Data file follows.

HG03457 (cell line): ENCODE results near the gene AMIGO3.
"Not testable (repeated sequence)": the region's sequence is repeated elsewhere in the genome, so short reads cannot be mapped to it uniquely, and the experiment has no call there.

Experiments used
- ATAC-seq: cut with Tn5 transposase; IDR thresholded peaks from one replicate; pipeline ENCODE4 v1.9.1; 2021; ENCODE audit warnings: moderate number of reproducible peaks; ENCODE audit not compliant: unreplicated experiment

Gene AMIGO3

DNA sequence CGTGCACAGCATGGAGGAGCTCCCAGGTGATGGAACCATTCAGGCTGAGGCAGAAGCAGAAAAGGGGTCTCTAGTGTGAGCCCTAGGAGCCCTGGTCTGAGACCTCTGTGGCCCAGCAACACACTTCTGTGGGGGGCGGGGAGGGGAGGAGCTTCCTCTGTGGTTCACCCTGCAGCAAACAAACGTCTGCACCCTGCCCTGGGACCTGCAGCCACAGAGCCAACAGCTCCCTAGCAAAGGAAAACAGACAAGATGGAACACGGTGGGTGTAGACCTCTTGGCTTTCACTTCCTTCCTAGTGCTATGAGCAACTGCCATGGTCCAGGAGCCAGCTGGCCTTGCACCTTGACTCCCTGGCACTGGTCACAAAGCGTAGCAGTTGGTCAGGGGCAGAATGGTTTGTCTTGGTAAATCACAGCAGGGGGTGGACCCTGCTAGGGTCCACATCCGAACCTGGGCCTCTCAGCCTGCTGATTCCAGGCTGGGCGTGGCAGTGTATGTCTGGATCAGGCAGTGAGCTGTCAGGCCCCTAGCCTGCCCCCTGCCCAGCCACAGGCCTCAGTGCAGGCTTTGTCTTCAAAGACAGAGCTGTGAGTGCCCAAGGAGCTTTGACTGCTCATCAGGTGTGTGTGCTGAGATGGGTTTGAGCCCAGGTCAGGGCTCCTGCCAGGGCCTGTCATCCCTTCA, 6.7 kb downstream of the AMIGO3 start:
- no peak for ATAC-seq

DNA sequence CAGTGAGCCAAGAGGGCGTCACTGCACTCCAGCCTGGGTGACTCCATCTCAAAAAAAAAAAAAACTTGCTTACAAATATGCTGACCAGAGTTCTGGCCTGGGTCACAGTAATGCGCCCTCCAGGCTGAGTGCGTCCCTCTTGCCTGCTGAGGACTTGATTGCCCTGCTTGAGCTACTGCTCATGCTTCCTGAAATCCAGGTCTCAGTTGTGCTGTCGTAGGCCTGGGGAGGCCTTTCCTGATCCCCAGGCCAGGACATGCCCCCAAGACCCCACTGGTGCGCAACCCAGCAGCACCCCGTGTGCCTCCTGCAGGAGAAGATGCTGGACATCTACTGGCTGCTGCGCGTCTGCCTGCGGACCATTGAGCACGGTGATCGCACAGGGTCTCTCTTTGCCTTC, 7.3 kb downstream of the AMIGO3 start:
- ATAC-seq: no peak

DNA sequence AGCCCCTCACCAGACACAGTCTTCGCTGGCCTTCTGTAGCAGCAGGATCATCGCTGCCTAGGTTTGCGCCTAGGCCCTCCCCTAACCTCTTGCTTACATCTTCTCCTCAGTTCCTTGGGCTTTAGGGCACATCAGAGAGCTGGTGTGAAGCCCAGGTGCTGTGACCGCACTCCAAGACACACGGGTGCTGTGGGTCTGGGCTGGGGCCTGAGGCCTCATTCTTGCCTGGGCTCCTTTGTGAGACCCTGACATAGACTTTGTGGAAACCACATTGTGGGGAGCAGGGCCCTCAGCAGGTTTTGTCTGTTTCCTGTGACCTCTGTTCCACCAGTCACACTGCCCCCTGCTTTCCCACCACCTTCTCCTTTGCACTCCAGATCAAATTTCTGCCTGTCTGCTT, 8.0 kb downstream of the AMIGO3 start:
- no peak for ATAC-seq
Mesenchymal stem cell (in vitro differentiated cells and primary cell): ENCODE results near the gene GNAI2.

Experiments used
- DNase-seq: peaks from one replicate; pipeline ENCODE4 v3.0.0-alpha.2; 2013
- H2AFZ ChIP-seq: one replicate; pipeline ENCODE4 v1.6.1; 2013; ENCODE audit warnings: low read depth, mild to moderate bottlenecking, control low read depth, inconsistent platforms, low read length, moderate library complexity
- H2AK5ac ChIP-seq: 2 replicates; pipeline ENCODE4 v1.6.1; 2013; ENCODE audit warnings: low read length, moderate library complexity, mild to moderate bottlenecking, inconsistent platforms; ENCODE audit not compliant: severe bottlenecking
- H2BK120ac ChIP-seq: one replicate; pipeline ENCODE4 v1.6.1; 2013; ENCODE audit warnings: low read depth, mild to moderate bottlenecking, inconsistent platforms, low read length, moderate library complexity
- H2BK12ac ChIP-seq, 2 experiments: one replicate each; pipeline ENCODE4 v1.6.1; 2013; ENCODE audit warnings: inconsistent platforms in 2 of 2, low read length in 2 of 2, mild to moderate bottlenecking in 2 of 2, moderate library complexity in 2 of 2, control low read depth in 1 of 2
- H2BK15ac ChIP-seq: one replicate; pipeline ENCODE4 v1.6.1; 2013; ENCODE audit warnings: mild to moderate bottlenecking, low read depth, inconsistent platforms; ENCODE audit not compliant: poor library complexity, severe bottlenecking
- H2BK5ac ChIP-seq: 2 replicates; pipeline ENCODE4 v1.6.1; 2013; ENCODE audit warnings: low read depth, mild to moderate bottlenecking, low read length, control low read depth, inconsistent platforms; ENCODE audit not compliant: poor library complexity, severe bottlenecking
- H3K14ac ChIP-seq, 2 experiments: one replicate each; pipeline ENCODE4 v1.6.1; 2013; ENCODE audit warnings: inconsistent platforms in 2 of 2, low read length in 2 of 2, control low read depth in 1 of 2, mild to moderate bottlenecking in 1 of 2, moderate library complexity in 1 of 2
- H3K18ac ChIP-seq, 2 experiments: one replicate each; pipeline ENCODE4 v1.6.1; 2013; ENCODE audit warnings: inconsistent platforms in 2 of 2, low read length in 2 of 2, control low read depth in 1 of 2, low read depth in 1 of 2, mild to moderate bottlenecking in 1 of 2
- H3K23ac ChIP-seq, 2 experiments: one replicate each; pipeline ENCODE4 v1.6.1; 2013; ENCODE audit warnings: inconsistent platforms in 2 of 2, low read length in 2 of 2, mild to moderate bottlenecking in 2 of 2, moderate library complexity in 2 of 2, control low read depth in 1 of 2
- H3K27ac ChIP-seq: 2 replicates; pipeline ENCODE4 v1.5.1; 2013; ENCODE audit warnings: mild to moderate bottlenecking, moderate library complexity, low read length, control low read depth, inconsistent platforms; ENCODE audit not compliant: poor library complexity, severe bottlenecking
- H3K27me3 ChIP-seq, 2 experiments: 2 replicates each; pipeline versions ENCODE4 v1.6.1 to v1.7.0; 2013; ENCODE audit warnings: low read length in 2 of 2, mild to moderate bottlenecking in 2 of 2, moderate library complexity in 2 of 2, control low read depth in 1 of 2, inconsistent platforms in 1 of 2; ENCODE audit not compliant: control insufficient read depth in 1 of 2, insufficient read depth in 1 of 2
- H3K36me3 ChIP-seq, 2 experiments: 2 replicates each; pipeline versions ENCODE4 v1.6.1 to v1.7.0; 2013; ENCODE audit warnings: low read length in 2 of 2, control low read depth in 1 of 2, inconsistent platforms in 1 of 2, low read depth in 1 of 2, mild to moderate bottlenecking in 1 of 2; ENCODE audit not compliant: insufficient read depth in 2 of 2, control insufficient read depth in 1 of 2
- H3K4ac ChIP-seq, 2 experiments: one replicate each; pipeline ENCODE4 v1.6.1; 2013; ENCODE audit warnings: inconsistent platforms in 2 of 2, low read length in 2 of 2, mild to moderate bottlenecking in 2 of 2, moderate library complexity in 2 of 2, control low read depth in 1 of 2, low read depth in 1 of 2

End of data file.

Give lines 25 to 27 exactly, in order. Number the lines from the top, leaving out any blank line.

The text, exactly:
- H3K27me3 ChIP-seq, 2 experiments: 2 replicates each; pipeline versions ENCODE4 v1.6.1 to v1.7.0; 2013; ENCODE audit warnings: low read length in 2 of 2, mild to moderate bottlenecking in 2 of 2, moderate library complexity in 2 of 2, control low read depth in 1 of 2, inconsistent platforms in 1 of 2; ENCODE audit not compliant: control insufficient read depth in 1 of 2, insufficient read depth in 1 of 2
- H3K36me3 ChIP-seq, 2 experiments: 2 replicates each; pipeline versions ENCODE4 v1.6.1 to v1.7.0; 2013; ENCODE audit warnings: low read length in 2 of 2, control low read depth in 1 of 2, inconsistent platforms in 1 of 2, low read depth in 1 of 2, mild to moderate bottlenecking in 1 of 2; ENCODE audit not compliant: insufficient read depth in 2 of 2, control insufficient read depth in 1 of 2
- H3K4ac ChIP-seq, 2 experiments: one replicate each; pipeline ENCODE4 v1.6.1; 2013; ENCODE audit warnings: inconsistent platforms in 2 of 2, low read length in 2 of 2, mild to moderate bottlenecking in 2 of 2, moderate library complexity in 2 of 2, control low read depth in 1 of 2, low read depth in 1 of 2